But still. I often find myself turning to the Y chromosome for help lifting heavy things, or for walks home in unfamiliar and/or dark/shadowy nabes. It’s ingrained behavior that’s reinforced and rewarded – even among my progressive peer group. But does it negate my feminism bona fides more than the makeup I wear most days? The makeup is a concession to the patriarchy – one that helps me to fit in at work, among other things – and so is the moving help. They’re comparable concessions, certainly. And like a nudist that puts on pants to avoid arrest, putting on makeup to avoid ostracism is hardly a punishable offense. But asking for moving help from men only? Definitely wrong. So ladies, next time I move, you’ll be getting a call.
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Speaking of feminist friends, did you know that once upon a time, my own feminism was called into question? It’s true! A former lover once quipped, “You? Oh, I never thought you were a feminist. I mean, you always said things when we were moving like, ‘Let’s get a bunch of menfolk to help with the heavy stuff.’ ”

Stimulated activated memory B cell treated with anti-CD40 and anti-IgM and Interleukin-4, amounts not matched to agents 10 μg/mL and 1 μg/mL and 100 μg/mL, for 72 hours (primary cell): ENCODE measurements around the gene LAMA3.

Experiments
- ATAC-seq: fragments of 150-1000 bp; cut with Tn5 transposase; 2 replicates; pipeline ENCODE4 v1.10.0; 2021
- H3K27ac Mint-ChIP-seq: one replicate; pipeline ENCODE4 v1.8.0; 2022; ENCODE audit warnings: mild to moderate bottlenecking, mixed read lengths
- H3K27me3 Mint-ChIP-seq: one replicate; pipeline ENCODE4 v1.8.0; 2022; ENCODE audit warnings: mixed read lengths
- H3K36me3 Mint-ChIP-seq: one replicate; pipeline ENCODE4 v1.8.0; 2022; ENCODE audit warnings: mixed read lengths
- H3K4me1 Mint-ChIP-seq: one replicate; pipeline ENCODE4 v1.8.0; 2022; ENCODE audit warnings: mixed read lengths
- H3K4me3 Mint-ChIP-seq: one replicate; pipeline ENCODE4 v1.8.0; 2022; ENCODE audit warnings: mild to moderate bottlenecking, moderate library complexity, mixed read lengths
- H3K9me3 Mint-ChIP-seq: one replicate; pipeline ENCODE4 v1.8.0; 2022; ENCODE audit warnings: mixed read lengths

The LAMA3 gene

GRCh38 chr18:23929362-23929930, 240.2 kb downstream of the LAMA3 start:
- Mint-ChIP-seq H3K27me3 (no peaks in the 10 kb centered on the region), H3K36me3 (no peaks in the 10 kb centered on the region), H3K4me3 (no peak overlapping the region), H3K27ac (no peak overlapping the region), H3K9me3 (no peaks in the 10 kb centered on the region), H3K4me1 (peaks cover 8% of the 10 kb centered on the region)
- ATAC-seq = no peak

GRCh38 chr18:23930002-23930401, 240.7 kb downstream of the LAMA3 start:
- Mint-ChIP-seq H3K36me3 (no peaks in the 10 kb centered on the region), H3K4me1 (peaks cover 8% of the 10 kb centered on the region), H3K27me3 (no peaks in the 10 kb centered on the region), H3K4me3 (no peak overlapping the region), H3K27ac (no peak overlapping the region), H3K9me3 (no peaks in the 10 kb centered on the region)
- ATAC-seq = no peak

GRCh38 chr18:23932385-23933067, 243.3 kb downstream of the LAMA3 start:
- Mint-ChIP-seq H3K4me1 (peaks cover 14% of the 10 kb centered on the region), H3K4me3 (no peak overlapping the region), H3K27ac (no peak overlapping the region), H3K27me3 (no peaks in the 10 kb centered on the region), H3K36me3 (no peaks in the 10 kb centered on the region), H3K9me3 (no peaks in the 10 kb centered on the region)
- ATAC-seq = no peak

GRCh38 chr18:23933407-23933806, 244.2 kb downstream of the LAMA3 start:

It’ true – I have the upper body strength of a gnat, and (now) a bad back to boot, so moving heavy objects isn’t my strong suit. I also reside in an income bracket where professional moving help is mostly out of the question, so it’s to the friend-and-family bank I go when it’s time to uproot house and home. Once I even had to relocate a piano twice in a matter of a few months, and you bet I activated my strapping-young-man phone tree for that odious task.
Aforementioned former flame took me to task not for my twig-like arms, but for my choice of genders to help. “Let’s get a bunch of menfolk to help,” not “Let’s get a bunch of nonspecifically-gendered suckers to help.” Clearly, I was in the wrong.